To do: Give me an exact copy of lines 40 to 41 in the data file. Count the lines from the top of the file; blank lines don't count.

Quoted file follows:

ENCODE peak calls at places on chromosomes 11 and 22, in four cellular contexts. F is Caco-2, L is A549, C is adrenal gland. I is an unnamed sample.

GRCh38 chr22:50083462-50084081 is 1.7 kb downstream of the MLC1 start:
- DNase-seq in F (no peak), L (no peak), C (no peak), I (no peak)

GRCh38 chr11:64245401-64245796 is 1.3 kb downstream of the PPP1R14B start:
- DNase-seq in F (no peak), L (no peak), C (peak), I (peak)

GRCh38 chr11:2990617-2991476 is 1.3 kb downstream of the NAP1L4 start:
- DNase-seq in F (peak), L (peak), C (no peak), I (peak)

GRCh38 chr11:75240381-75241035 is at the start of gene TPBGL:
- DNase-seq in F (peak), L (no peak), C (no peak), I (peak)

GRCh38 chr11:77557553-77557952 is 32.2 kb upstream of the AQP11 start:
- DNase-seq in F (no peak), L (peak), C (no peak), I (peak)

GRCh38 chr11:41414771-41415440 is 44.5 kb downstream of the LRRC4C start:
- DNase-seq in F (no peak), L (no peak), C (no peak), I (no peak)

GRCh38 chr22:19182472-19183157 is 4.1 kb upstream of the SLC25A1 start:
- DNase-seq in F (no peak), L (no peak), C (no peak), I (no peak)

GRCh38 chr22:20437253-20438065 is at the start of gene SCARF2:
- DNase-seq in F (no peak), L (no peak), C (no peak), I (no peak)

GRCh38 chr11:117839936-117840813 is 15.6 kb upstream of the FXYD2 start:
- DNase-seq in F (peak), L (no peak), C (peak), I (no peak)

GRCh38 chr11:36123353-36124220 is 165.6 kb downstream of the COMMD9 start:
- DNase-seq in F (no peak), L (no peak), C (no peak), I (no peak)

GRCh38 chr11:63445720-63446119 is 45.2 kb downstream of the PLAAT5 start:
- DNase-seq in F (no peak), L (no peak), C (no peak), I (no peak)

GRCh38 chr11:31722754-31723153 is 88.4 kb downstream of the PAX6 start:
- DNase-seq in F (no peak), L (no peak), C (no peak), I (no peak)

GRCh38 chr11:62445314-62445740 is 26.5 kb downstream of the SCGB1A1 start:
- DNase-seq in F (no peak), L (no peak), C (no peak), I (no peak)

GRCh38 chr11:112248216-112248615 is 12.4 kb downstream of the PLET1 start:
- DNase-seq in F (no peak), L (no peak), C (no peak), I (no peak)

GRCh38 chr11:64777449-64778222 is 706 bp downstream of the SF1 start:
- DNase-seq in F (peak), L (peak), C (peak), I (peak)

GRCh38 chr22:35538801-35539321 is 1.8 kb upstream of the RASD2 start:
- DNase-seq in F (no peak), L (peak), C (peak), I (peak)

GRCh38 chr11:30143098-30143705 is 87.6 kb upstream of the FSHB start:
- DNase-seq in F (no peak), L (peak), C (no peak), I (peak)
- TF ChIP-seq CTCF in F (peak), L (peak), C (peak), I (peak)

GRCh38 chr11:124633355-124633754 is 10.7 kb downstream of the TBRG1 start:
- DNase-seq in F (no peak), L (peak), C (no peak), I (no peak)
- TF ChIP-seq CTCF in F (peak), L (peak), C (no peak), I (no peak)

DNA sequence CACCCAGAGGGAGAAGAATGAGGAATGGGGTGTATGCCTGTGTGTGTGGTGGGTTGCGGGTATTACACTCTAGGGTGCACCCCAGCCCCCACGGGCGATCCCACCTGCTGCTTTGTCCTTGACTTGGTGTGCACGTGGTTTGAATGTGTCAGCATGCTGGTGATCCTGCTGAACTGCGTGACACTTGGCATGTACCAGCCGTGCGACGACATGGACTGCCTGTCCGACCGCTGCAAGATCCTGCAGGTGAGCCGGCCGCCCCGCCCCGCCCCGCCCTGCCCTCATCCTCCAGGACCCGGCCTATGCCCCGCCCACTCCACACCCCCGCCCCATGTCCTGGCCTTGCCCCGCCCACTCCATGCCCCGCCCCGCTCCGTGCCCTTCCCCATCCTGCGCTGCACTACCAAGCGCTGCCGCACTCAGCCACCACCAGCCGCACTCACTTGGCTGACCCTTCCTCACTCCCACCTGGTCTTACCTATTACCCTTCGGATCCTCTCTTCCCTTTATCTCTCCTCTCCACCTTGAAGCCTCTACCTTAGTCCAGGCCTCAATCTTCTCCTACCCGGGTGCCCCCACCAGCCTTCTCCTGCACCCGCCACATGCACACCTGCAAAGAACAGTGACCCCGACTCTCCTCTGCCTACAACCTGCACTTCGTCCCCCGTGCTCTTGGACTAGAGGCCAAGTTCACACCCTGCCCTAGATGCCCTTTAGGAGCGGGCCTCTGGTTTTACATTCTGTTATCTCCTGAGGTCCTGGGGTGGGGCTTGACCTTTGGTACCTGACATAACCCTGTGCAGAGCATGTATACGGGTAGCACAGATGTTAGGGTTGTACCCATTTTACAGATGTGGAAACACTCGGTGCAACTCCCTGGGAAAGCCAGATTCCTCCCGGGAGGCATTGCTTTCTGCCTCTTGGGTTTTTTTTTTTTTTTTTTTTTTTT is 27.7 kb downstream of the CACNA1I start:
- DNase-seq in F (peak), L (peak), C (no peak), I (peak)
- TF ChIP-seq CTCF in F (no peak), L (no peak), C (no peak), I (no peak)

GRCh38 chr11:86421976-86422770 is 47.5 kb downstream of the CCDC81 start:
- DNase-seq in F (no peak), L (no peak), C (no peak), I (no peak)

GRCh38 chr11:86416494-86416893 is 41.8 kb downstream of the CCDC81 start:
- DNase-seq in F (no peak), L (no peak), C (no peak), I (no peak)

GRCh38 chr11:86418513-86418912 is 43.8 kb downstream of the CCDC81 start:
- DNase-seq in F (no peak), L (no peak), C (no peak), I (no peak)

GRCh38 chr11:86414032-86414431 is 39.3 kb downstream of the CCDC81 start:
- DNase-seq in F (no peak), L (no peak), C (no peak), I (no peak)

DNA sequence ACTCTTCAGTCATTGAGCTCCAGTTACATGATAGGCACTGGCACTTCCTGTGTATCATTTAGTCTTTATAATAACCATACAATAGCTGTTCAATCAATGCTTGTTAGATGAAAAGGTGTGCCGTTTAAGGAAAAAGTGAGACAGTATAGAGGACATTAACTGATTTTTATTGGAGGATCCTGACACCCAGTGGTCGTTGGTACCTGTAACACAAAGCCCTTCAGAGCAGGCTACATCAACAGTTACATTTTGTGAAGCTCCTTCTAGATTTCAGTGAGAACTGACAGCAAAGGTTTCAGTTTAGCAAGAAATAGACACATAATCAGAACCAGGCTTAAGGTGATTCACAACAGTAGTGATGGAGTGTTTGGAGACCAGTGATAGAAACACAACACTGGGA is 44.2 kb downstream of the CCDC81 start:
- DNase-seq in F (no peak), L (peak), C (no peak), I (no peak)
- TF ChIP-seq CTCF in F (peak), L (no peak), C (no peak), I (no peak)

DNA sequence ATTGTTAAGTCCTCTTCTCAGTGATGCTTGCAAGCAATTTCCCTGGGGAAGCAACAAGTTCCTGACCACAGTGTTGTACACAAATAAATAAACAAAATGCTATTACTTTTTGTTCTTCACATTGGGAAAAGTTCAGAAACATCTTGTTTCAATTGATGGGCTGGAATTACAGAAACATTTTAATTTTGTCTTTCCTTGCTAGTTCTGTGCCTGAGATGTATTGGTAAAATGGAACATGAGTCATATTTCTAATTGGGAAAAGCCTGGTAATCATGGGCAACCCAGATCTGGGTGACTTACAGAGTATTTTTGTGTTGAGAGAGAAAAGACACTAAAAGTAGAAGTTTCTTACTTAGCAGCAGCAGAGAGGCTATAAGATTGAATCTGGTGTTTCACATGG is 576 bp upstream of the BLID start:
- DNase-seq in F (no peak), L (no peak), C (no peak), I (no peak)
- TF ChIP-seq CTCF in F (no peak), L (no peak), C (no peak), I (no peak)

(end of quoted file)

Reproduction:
DNA sequence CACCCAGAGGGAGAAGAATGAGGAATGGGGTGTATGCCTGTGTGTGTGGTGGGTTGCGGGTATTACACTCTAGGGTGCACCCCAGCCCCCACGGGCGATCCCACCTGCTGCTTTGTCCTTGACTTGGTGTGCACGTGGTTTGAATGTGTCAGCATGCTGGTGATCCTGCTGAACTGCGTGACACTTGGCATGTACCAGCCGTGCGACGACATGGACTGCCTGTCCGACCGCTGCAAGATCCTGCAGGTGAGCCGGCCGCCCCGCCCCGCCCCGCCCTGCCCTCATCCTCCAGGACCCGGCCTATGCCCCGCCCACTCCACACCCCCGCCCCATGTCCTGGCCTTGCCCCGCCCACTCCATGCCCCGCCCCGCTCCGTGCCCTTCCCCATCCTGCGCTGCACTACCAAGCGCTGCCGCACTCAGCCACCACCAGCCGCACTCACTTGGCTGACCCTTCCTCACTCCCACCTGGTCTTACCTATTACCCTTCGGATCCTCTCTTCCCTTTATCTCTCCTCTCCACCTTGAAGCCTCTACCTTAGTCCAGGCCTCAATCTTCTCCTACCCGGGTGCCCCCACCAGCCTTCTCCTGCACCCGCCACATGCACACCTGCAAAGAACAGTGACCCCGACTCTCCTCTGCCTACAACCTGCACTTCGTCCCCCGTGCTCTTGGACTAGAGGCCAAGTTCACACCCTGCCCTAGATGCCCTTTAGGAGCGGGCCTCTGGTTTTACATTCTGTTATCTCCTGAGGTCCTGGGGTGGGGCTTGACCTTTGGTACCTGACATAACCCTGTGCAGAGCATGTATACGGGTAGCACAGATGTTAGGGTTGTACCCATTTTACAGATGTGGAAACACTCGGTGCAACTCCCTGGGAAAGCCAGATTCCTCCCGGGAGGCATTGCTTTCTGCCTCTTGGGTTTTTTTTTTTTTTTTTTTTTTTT is 27.7 kb downstream of the CACNA1I start:
- DNase-seq in F (peak), L (peak), C (no peak), I (peak)